Joseph brings his two sons to receive a blessing from his ailing father Jacob. His father prefaces the blessing with the following words;
“So he blessed them on that day, saying, “Thusly , Israel shall bless, saying, ‘May God make you like Ephraim and like Menasheh,’ ” (Genesis 48:20)
To this very day when parents bless their sons they declare the following;
May G-d make you like Ephraim and like Menasheh.
May G-d bless you and watch over you.
May G-d shine His face toward you and show you favor.
May G-d be favorably disposed to you and grant you peace.
( When blessing the daughters, the Priestly blessing is prefaced with the words May G-d make you like Sarah, Rebecca, Rachel and Leah.)
What is it about Ephraim and Menasheh that evoked this declaration by Jacob? More dramatically, what can be learnt from the fact that Jacob placed his right hand over the younger son Ephraim and the left over the eldest, Menasheh?
“And Joseph took them both, Ephraim at his right, from Israel’s left, and Menasheh at his left, from Israel’s right, and he brought them near to him. But Israel stretched out his right hand and placed it on Ephraim’s head, although he was the younger, and his left hand [he placed] on Menasheh’s head. He guided his hands deliberately, for Menasheh was the firstborn. “(Genesis 48:13-14)
Joseph becomes very concerned. It was not the change in protocol that concerned him but rather the fact that it is exactly this type of preference for the younger son that has vexed and plagued this family so deeply. Abraham chooses Isaac and Isaac eventually chooses Jacob. Jacob himself shows what seemed to be preference for Joseph and the dramas that were set in to motion continue to reverberate to our very day.
And Joseph saw that his father was placing his right hand on Ephraim’s head, and it displeased him. So he held up his father’s hand to remove it from upon Ephraim’s head [to place it] on Menasheh’s head. And Joseph said to his father, “Not so, Father, for this one is the firstborn; put your right hand on his head.” (ibid 48:17-18)
Yet Jacob is unmoved and declares, “I know, my son, I know; he too will become a people, and he too will be great. But his younger brother will be greater than he, and his children’s fame will fill the nations.” (ibid 19).
What then are the special qualities of Ephraim and Menasheh that evoked the statement “Israel shall bless, saying, ‘May God make you like Ephraim and like Menasheh,’ “
Ephraim and Menasheh were the first two children to be born into the exile of Egypt. Joseph gives them names that echoed his experiences but would also reveal the strengths necessary for survival in the midst of exile.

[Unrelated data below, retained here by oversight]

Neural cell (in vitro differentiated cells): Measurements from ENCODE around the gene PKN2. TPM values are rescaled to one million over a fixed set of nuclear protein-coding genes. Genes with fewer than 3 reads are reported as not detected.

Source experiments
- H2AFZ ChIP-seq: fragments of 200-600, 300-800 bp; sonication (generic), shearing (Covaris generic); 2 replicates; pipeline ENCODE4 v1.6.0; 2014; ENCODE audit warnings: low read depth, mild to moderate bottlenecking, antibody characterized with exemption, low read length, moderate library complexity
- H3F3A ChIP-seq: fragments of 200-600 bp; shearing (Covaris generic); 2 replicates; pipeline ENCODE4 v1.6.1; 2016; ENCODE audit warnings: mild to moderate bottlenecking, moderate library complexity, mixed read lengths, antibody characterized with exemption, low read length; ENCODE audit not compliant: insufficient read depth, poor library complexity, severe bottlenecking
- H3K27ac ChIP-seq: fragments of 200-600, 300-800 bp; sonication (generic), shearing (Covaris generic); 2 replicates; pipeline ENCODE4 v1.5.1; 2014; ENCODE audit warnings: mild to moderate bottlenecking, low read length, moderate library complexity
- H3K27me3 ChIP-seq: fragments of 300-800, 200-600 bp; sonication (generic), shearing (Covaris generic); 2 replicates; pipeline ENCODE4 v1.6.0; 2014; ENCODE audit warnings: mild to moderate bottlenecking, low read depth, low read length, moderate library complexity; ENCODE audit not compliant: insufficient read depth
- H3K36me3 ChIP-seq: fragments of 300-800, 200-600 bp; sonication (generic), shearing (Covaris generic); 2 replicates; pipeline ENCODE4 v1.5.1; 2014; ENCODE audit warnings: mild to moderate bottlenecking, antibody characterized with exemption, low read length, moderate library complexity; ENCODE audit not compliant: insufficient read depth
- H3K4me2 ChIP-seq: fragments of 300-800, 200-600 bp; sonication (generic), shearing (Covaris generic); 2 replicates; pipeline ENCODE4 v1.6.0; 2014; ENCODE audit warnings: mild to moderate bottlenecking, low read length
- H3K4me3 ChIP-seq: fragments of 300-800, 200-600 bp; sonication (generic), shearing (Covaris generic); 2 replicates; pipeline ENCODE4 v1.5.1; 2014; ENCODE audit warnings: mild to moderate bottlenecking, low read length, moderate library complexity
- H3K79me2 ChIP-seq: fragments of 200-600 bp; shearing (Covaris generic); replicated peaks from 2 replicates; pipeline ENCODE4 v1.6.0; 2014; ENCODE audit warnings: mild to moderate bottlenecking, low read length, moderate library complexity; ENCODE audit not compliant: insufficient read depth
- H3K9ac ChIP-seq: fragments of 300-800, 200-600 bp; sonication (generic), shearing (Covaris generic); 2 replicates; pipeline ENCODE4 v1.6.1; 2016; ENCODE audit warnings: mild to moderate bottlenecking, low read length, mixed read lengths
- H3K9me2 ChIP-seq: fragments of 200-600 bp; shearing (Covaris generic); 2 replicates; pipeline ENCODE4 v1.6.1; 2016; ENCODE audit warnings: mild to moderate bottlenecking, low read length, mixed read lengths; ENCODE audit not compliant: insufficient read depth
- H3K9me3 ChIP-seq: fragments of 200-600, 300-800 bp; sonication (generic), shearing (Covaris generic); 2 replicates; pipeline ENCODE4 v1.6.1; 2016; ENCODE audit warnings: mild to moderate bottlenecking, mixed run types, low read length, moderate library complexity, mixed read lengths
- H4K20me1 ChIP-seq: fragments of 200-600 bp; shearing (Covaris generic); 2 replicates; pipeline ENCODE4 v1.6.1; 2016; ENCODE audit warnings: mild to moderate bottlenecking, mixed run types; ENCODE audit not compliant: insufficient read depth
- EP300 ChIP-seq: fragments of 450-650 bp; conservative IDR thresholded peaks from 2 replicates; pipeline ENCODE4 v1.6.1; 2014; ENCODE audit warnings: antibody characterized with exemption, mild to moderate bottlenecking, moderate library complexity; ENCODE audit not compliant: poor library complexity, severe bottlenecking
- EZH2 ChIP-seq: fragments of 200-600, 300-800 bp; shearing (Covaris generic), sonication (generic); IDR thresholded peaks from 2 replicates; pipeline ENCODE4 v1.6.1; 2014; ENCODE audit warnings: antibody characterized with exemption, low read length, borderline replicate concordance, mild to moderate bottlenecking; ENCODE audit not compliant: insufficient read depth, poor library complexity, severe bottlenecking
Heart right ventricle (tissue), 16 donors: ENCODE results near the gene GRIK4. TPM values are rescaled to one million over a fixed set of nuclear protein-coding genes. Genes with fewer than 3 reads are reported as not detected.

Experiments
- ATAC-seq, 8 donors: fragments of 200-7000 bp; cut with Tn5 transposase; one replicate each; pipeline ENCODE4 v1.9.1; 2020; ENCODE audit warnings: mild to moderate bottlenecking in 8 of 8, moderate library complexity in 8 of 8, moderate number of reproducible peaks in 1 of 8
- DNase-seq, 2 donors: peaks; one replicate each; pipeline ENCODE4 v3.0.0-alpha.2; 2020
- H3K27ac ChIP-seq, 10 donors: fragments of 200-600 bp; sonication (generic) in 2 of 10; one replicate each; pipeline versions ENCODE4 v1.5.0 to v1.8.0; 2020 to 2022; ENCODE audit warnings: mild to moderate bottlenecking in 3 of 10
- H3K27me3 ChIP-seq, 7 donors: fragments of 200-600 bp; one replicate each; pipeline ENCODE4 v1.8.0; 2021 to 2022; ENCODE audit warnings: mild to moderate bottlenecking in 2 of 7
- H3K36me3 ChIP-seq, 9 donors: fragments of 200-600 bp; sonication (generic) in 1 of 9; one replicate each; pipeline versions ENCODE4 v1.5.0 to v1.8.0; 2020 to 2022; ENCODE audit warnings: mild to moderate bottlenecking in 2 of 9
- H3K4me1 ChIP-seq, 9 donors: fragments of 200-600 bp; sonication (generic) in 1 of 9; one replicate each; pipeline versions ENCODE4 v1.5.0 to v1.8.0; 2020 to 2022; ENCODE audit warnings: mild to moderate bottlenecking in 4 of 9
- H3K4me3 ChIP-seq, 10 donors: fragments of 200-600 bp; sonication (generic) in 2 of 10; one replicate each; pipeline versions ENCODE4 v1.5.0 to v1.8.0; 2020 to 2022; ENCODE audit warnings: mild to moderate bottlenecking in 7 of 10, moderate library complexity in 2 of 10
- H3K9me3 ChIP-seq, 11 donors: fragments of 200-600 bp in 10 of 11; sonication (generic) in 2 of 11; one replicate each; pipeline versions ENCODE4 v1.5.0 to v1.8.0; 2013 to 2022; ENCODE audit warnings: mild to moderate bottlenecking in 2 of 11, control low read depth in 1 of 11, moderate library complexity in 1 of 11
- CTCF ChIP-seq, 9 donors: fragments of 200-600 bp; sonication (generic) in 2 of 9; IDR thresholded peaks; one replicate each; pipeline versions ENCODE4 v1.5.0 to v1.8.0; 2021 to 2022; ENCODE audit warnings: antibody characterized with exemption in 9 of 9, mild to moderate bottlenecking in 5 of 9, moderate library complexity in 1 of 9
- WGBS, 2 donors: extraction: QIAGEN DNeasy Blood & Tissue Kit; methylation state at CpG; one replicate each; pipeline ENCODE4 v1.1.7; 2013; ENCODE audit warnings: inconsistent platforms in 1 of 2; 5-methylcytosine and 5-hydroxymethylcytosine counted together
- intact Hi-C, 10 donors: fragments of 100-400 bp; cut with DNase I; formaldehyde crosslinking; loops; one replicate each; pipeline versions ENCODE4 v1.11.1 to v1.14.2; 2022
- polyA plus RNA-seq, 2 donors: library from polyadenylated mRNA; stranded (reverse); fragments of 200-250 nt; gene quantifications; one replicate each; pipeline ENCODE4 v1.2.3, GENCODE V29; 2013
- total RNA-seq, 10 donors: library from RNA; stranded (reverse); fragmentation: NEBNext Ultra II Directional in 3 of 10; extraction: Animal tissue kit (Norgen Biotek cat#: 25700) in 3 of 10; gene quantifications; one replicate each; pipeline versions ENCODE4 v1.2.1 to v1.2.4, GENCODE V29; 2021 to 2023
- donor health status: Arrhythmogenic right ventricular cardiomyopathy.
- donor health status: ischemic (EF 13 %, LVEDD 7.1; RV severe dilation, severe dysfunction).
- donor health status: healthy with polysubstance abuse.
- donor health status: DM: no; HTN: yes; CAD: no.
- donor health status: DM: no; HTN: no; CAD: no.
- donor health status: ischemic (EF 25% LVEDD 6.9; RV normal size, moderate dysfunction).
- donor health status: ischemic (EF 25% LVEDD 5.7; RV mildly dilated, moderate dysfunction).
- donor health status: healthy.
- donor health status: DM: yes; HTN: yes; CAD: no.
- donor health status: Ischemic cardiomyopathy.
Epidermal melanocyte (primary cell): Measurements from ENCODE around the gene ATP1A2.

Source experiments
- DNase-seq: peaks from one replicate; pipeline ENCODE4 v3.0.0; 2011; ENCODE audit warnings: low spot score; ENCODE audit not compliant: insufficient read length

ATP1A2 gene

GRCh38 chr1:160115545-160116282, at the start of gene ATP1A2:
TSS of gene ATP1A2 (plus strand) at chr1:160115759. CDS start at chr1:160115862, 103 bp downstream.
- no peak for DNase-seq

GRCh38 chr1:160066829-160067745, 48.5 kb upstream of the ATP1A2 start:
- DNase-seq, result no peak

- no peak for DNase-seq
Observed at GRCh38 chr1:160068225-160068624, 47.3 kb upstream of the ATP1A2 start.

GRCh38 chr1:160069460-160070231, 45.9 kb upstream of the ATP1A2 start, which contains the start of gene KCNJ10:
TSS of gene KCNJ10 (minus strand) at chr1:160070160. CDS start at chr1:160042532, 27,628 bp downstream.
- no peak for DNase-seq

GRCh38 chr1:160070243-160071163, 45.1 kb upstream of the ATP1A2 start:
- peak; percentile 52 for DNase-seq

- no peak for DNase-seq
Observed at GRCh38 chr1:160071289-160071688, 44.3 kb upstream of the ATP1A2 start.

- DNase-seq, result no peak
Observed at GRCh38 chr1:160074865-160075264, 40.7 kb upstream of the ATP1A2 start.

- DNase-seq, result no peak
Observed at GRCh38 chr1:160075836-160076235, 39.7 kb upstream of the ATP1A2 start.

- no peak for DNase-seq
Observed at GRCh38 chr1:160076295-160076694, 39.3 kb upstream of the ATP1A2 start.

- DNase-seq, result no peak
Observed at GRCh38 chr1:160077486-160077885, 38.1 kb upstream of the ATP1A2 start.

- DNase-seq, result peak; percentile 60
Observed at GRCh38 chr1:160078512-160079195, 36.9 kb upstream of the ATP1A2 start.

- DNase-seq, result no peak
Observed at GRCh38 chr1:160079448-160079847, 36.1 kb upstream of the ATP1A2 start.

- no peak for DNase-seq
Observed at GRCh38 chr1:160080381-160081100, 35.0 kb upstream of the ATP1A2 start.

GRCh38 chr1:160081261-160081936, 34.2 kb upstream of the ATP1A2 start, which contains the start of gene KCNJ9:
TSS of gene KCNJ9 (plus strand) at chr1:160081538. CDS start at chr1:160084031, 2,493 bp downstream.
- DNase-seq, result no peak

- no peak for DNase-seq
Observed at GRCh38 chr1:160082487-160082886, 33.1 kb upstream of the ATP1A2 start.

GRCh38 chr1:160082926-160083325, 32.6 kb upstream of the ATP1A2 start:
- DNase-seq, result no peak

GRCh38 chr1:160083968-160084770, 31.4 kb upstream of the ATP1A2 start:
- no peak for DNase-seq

And to Joseph were born two sons before the year of the famine set in, whom Osnat the daughter of Poti -phera, the governor of On, bore to him. And Joseph named the firstborn Menasheh, for “God has caused me to forget all my toil and all my father’s house.” And the second one he named Ephraim, for “God has made me fruitful in the land of my affliction.”(ibid 41:50-52)
Survival in the long exile that lay ahead would l necessitate an ability to forget and move beyond the pains past journeys and struggles, whether personal or national. On the other hand survival would also necessitate the ability to discern blessing and fruitfulness in all the experiences of that long journey. The power to see the positive is foremost and Ephraim is given the right hand during the blessing. Yet ignoring what had transpired would be harmful so Menasheh remains standing at Jacob’s right side.
The blessing that they receive is also revealing;
“May the angel who redeemed me from all harm bless the youths, and may they be called by my name and the name of my fathers, Abraham and Isaac, and may they multiply abundantly like fish, in the midst of the land.””(ibid 48:16)
What are the essential qualities of fish? The first is their ability to proliferate. Yet more importantly, Fish have the incredible power to swim against the stream. They will not be deterred by currents that lead away from their goal. That will be an incredibly important strength in our children’s ability to grow into what they can be and to not be swayed by the streams and currents that will turn them aside.
Yet there is one more important thought. Menasheh and Ephraim grew up in the palace of the Egyptian Pharaoh. They were the beloved sons of the all-powerful viceroy of Egypt Joseph. One could only imagine the favoritism and power they were given. Suddenly they meet their family of stragglers from the poverty stricken land of Canaan. Most young people would have developed a deep resentment or at least a sense of condescension towards the other newly found members of the family.
Yet we hear of no such thing. In fact the essence of their blessing is that “And now, [as for] your two sons, who were born to you in the land of Egypt, until I came to you, to the land of Egypt they are mine. Ephraim and Menasheh shall be mine like Reuben and Simeon.”(ibid 48:5).
The ability to receive blessings and not be envious of what the other received will be an important aspect of blessing. Even more importantly, the ability of Menasheh and Ephraim to go beyond ego and meld in with the common destiny of their people, is a critical attribute that all the descendants of Jacob will have to acquire. A difficult level to achieve in the midst of elections.